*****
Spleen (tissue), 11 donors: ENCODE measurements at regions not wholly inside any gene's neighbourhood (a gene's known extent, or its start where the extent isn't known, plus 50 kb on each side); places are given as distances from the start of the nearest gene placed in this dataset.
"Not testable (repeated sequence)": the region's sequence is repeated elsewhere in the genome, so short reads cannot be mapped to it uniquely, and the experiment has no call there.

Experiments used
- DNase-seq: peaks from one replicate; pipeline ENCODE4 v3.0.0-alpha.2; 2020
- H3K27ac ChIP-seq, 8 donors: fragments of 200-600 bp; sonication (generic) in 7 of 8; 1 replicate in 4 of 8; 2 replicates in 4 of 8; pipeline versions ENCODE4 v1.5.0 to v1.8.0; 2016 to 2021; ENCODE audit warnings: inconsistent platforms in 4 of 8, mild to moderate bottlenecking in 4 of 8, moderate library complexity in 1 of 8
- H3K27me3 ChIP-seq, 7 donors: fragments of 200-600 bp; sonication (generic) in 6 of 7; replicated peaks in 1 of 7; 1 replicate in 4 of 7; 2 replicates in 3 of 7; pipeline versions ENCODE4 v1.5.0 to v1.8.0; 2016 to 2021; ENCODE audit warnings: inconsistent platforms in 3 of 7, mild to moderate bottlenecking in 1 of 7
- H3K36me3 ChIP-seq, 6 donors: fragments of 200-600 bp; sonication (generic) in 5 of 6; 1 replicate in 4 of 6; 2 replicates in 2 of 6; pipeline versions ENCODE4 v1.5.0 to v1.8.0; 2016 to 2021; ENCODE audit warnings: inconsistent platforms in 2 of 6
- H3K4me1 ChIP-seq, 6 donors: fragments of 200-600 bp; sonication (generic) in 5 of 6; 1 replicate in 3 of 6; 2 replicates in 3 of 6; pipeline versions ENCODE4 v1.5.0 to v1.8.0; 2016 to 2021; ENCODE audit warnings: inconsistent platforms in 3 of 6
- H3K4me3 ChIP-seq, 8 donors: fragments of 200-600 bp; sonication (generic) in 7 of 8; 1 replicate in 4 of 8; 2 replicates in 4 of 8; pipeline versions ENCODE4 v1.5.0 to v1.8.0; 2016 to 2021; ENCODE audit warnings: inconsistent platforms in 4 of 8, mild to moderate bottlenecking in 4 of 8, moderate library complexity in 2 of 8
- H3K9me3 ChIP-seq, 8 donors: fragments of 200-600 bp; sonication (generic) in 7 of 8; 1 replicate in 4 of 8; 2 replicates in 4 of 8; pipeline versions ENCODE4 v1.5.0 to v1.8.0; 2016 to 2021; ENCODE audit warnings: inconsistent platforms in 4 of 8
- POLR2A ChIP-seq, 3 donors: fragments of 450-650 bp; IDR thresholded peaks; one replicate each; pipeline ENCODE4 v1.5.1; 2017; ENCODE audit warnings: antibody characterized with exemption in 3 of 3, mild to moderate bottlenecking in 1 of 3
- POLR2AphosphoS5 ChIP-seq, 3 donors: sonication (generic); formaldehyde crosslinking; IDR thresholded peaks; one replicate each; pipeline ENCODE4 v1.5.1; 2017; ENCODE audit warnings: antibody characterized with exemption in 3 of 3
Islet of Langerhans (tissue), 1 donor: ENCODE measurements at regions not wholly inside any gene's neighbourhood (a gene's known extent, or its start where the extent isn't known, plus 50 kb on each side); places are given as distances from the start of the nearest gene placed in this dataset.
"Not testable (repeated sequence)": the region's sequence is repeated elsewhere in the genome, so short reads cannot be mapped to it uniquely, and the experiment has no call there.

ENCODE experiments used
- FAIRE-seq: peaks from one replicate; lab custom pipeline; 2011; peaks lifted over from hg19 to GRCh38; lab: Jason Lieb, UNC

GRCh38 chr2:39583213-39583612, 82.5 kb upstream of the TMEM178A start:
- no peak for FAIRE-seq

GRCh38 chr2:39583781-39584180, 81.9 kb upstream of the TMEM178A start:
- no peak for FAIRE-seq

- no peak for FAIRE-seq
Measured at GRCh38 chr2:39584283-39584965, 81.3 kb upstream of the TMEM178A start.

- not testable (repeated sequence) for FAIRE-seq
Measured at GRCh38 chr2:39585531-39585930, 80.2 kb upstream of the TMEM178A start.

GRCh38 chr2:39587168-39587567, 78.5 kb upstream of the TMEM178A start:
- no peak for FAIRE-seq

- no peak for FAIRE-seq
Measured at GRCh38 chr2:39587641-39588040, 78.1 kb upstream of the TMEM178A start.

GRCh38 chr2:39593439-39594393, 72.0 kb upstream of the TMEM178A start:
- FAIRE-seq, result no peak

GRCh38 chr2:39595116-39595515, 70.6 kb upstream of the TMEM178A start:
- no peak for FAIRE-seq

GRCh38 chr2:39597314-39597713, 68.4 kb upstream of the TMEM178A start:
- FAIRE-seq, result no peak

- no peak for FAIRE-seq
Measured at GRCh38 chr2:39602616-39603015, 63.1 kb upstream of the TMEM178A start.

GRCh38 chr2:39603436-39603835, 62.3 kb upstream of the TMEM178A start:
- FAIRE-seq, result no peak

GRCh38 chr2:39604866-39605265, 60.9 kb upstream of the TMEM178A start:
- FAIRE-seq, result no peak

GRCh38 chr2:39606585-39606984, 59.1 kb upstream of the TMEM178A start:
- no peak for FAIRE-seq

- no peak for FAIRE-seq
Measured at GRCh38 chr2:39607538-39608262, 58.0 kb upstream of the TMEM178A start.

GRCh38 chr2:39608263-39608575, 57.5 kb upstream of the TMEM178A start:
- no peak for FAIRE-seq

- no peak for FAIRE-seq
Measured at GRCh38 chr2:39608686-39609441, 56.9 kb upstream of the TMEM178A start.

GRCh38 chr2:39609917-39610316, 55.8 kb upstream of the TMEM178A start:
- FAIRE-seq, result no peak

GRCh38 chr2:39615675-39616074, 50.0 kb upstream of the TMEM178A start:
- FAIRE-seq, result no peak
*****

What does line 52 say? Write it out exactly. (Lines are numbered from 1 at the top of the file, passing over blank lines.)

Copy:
- FAIRE-seq, result no peak